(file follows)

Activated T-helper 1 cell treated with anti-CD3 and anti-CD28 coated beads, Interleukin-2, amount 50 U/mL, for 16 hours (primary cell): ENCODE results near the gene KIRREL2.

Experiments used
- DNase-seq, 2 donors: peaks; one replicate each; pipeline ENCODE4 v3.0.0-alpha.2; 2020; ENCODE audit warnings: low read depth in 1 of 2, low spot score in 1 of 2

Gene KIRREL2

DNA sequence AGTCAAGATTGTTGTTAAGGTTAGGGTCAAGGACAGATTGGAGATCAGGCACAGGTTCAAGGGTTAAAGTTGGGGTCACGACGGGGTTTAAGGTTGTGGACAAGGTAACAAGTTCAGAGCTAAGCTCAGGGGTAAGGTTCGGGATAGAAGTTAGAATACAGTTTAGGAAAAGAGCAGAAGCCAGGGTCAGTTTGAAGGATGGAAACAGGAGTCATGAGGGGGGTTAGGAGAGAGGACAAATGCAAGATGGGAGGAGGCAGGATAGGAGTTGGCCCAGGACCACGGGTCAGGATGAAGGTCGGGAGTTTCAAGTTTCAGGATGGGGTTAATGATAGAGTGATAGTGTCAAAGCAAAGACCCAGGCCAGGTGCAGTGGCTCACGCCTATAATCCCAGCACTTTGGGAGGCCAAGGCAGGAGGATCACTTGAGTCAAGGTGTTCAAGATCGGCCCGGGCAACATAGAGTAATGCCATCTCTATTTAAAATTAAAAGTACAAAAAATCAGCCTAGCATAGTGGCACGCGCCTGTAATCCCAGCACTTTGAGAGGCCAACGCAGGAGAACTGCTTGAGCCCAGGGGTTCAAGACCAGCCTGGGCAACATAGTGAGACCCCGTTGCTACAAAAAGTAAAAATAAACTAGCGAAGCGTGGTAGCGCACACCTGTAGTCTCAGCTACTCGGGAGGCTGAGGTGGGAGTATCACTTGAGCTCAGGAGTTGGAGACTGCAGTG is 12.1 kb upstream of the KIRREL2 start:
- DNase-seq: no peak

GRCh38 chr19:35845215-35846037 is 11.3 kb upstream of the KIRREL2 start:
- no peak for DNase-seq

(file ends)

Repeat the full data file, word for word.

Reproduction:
Activated T-helper 1 cell treated with anti-CD3 and anti-CD28 coated beads, Interleukin-2, amount 50 U/mL, for 16 hours (primary cell): ENCODE results near the gene KIRREL2.

Experiments used
- DNase-seq, 2 donors: peaks; one replicate each; pipeline ENCODE4 v3.0.0-alpha.2; 2020; ENCODE audit warnings: low read depth in 1 of 2, low spot score in 1 of 2

Gene KIRREL2

DNA sequence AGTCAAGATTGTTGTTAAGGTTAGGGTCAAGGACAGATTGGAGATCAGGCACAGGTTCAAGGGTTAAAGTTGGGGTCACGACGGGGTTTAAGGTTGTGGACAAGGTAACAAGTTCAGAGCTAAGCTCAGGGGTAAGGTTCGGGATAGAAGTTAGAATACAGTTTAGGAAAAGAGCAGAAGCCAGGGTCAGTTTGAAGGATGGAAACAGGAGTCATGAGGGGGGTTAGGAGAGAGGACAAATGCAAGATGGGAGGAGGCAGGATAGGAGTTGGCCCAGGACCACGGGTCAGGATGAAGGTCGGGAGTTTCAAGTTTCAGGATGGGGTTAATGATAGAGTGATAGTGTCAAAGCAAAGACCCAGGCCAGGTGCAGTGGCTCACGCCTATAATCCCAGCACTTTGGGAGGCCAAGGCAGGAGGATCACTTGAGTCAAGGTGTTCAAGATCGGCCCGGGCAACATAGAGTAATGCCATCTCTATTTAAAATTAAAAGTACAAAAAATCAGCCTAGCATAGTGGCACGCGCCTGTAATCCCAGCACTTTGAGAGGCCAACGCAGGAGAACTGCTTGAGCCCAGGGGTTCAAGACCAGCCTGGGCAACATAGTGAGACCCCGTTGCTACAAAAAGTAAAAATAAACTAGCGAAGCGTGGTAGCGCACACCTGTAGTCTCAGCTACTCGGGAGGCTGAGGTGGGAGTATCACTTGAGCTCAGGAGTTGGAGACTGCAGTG is 12.1 kb upstream of the KIRREL2 start:
- DNase-seq: no peak

GRCh38 chr19:35845215-35846037 is 11.3 kb upstream of the KIRREL2 start:
- no peak for DNase-seq